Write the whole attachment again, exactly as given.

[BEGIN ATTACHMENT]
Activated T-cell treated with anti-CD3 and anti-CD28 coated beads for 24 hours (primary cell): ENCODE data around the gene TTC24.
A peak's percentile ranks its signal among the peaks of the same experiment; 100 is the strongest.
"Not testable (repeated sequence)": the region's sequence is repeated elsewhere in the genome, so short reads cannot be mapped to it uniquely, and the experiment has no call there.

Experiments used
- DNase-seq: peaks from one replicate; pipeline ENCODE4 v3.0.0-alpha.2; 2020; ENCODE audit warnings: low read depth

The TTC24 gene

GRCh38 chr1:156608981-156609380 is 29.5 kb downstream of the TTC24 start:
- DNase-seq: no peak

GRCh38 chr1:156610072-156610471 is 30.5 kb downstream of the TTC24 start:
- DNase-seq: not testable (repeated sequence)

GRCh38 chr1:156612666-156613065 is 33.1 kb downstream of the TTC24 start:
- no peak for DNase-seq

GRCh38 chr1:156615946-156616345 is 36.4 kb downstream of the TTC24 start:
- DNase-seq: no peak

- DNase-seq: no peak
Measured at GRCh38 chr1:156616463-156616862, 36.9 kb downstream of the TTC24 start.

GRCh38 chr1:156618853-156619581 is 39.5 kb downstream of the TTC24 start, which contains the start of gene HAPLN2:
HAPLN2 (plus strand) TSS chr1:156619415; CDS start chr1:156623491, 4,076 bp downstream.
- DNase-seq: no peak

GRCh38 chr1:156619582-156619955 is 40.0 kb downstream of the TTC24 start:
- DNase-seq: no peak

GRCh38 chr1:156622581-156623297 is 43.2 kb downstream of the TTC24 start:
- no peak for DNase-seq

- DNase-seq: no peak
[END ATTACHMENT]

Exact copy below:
Activated T-cell treated with anti-CD3 and anti-CD28 coated beads for 24 hours (primary cell): ENCODE data around the gene TTC24.
A peak's percentile ranks its signal among the peaks of the same experiment; 100 is the strongest.
"Not testable (repeated sequence)": the region's sequence is repeated elsewhere in the genome, so short reads cannot be mapped to it uniquely, and the experiment has no call there.

Experiments used
- DNase-seq: peaks from one replicate; pipeline ENCODE4 v3.0.0-alpha.2; 2020; ENCODE audit warnings: low read depth

The TTC24 gene

GRCh38 chr1:156608981-156609380 is 29.5 kb downstream of the TTC24 start:
- DNase-seq: no peak

GRCh38 chr1:156610072-156610471 is 30.5 kb downstream of the TTC24 start:
- DNase-seq: not testable (repeated sequence)

GRCh38 chr1:156612666-156613065 is 33.1 kb downstream of the TTC24 start:
- no peak for DNase-seq

GRCh38 chr1:156615946-156616345 is 36.4 kb downstream of the TTC24 start:
- DNase-seq: no peak

- DNase-seq: no peak
Measured at GRCh38 chr1:156616463-156616862, 36.9 kb downstream of the TTC24 start.

GRCh38 chr1:156618853-156619581 is 39.5 kb downstream of the TTC24 start, which contains the start of gene HAPLN2:
HAPLN2 (plus strand) TSS chr1:156619415; CDS start chr1:156623491, 4,076 bp downstream.
- DNase-seq: no peak

GRCh38 chr1:156619582-156619955 is 40.0 kb downstream of the TTC24 start:
- DNase-seq: no peak

GRCh38 chr1:156622581-156623297 is 43.2 kb downstream of the TTC24 start:
- no peak for DNase-seq

- DNase-seq: no peak